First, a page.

Book Review: Don Quixote

Don Quixote has been loved and revered for centuries as a masterpiece of literature. Perhaps the original modern novel, it is epic, imaginative and endearing. But just what makes it so? Is it the charm of the lead characters? Is it the call to adventure? The innovative narrative style? Many books can claim ownership of... Continue Reading →

Book Review: Darkness at Noon

It seems communism is much like Samson from the bible—it killed a lot of people and left those it spared with a deep distrust and resentment toward it. My friend Neil is also like Samson, in that he has long hair and lives with his parents. But no one has written a book about Neil... Continue Reading →

Book Review: Les Misérables

Victor Hugo gives us fair warning with Les Misérables, letting us know right there in the title this is a sad tale. At times I had difficulty reading it; I had to keep a box of tissues beside me. But it was overwhelmingly worth it. Jean Valjean is freed after serving nineteen years as a... Continue Reading →

Book Review: Henry V

I have a confession to make. I don't what number Superbowl we are up to. And when it comes to reading the year of copyright in the end credits of films, I can never do it. Yes, it's true—I struggle with Roman numerals. I don't say this to garner sympathy, and I certainly don't expect... Continue Reading →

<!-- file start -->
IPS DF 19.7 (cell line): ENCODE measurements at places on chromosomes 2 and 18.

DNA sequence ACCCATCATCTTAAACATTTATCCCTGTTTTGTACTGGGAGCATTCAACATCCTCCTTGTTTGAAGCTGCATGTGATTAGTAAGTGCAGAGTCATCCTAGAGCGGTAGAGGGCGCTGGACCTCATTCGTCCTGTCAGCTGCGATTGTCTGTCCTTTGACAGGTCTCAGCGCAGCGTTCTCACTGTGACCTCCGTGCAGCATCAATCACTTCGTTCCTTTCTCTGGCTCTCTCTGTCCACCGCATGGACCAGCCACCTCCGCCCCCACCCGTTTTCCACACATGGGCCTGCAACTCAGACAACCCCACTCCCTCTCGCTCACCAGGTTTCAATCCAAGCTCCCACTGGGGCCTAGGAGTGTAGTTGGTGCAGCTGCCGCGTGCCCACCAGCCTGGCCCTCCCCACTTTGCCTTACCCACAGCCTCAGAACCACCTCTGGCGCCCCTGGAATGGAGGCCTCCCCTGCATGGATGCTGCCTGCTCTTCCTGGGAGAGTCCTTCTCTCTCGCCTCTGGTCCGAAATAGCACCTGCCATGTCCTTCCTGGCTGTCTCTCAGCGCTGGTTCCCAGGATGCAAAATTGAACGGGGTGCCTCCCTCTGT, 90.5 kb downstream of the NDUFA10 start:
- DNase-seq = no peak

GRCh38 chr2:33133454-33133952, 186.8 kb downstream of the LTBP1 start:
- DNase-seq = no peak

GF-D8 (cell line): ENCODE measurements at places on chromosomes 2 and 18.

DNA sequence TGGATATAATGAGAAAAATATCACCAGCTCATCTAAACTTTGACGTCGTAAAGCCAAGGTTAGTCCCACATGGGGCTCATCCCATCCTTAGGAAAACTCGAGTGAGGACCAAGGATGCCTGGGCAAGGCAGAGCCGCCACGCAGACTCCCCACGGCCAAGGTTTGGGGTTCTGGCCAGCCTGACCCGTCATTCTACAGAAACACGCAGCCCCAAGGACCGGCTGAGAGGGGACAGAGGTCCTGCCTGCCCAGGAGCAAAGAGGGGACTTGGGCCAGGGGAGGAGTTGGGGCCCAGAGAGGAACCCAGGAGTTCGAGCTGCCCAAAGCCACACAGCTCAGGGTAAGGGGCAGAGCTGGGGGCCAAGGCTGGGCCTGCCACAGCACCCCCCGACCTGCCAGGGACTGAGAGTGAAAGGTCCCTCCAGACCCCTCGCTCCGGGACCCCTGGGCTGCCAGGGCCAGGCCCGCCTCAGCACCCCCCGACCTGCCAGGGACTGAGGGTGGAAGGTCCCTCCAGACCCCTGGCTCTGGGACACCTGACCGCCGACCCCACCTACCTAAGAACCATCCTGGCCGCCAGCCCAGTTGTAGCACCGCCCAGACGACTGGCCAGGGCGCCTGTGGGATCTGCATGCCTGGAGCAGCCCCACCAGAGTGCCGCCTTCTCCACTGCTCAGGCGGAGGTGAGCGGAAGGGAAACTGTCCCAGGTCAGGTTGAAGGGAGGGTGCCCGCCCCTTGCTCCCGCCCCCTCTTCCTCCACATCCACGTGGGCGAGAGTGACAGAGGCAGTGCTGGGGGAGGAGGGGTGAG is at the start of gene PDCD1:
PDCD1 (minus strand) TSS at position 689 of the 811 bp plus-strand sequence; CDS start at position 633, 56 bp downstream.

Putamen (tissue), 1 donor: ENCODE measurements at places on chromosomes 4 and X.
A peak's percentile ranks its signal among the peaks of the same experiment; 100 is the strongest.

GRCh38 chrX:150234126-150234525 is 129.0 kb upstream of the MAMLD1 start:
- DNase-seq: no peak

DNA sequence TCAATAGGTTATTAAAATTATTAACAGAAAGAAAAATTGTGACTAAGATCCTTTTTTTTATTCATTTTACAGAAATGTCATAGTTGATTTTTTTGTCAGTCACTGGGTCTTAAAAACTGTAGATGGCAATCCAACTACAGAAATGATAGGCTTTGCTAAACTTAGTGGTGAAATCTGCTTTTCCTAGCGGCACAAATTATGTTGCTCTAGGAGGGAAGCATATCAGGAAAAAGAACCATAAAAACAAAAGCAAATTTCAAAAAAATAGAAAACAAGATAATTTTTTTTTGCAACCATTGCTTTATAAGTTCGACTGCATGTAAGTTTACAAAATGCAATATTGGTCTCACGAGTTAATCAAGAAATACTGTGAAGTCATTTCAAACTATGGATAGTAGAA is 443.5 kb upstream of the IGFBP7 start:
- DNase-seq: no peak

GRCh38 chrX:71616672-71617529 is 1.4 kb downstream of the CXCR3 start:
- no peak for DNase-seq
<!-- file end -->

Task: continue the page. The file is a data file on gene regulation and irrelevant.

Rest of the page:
Book Review: The Trial

Josef K., a promising young banker, is arrested for an unstated crime. He is left to conduct his life and business as usual, except that now he may be summoned or charged at any time. Josef appears before a court and makes an impassioned speech in his defence, but is left none the wiser as... Continue Reading →

Book Review: The Catcher in the Rye

All I used to know about this novel was that Mark David Chapman had it with him when he shot John Lennon. Fearing the book contained some bewitching influence, for years I resisted the curiosity to read it, lest I, too, be brainwashed into murdering an overrated music star. Then recently I watched a television... Continue Reading →

Book Review: The Age of Reason

Of all the French existentialist novels that share a title with a hit John Farnham song, this is probably my favourite. It holds extra significance for me as my reading of this book coincided with my fifth attempt at learning French. Although I read an English translation of The Age of Reason, the names of... Continue Reading →

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